5 Reasons I Decided To Rush As A Sophomore

5 Reasons I Decided To Rush As A Sophomore

It's never too late to try new things
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It feels as though whenever someone asks me about school, the questions that come are consistently:

"How are your classes?"

"Do you like your roommate?"

"Are you in a sorority?"

My answers are also consistent:

"Good."

"Yes."

"No."

My last answer is one that I am trying to change. As a freshman, I didn't rush. I was already so overwhelmed, rushing is expensive, and I didn't want to come back a week early from Christmas break. Now that I am a sophomore, I regret not taking a chance and trying it out. I know that rushing as a non-freshman sometimes has a negative stigma and sounds scary, but I am still doing it, and these are the reasons why.

1. It's not as scary as you'd think

Rushing as a sophomore, I know girls in the sororities now. Even if they aren't the members of the chapters that I will talk to during recruitment, seeing a familiar face will for sure be a comfort. Plus, it doesn't hurt to have someone to talk about the process who has already gone through it if you have any questions.

2. You are never done making friends

I think a lot of people leave freshmen year with a group of friends and decide that they're done meeting new people because they have found their "clique." That, to me, is such a sad, boring way to go through life. Even if you have a solid friend group, you do not know what is going to happen and it never hurts to branch out. Closing yourself off and not having an open mind can hold you back from meeting some amazing people, so try new things, join new groups!

3. Your friends have already gone through it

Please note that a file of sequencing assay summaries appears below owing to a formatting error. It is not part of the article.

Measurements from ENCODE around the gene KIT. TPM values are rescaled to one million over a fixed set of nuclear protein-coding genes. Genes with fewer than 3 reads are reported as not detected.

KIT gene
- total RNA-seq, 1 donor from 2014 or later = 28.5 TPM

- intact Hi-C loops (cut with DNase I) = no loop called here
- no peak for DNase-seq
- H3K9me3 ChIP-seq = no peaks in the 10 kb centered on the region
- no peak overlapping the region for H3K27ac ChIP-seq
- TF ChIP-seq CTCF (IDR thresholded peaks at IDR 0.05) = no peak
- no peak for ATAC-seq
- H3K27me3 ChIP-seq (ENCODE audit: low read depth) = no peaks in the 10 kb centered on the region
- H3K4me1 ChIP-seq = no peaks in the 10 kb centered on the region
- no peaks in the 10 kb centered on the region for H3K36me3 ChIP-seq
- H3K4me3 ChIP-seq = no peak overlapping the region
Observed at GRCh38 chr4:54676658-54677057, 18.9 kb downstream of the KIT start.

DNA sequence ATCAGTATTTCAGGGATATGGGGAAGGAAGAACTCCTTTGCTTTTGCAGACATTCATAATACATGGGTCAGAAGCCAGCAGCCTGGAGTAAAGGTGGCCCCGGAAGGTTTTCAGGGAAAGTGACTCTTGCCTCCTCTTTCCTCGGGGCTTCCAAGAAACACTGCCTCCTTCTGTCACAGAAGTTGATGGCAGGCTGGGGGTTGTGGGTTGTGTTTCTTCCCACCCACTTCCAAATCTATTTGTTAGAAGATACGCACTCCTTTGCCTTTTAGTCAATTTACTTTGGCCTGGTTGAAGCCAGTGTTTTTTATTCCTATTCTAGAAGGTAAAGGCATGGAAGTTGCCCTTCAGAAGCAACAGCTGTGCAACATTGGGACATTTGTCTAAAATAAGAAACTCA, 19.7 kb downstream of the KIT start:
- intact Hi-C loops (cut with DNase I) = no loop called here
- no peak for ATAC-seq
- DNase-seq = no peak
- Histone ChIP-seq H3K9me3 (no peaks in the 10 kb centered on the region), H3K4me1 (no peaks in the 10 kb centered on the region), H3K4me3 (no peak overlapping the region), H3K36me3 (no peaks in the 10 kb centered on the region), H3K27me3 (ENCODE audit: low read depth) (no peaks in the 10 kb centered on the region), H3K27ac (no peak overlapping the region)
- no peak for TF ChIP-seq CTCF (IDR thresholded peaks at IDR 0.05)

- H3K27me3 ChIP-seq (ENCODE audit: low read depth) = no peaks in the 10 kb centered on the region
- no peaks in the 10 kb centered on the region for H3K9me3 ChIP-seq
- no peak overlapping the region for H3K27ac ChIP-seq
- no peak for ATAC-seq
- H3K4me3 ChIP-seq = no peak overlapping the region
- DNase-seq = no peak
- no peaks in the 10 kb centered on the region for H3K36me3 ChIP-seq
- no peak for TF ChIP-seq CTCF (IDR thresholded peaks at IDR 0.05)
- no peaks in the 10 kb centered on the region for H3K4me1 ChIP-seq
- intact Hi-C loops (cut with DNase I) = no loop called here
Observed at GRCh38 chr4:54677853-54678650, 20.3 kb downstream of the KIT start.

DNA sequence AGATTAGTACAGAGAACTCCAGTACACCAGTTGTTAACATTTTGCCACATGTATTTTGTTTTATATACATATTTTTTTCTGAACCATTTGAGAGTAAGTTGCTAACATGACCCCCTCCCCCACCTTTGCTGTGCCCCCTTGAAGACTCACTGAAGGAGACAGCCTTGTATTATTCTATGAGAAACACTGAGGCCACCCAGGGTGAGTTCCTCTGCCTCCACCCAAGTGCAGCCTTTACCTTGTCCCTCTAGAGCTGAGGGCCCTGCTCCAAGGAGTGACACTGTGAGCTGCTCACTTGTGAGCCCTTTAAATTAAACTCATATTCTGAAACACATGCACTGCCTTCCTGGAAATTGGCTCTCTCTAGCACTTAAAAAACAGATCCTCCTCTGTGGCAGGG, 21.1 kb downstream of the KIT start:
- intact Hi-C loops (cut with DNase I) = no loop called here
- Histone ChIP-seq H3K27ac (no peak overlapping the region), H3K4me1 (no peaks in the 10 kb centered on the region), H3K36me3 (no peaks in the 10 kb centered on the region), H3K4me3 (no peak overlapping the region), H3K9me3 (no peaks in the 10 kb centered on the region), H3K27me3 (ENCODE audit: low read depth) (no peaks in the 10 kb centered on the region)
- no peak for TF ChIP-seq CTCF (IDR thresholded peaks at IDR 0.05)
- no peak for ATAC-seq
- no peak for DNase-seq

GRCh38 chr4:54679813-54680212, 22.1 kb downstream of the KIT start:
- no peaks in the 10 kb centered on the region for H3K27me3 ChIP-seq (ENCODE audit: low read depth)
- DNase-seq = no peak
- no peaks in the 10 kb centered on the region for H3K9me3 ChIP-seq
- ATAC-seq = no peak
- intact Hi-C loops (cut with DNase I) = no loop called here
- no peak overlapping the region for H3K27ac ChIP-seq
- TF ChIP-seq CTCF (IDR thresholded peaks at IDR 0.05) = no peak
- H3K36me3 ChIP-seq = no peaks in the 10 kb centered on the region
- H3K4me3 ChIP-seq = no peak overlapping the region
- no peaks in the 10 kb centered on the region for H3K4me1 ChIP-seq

Rush sounded so scary to me as a freshman because I had no upperclassmen friends who had rushed or were in a sorority, so I didn't know what I was getting into. Now, I have friends who went through it last year who I can talk to. Rushing has a lot of myths that I thought were reality until I talked to my friends who have already gone through it. It's super nice having people to talk to who so I know what to expect.

4. Being a sophomore gives you a conversation topic during recruitment

Recruitment consists entirely of conversation. You get to talk to new people and while that can be super fun, sometimes it's hard. Rushing as a sophomore, there is more to talk about. For starters, the question, "what made you decide to rush this year?" is an easy question to answer and shows that you really put thought into making the decision to rush, you really want to be there. Also, since you're no longer a freshman, you know more about how the school works, have had more professors to either mutually critique or praise with people, and overall can relate more to the upperclassmen who you will be talking to during recruitment.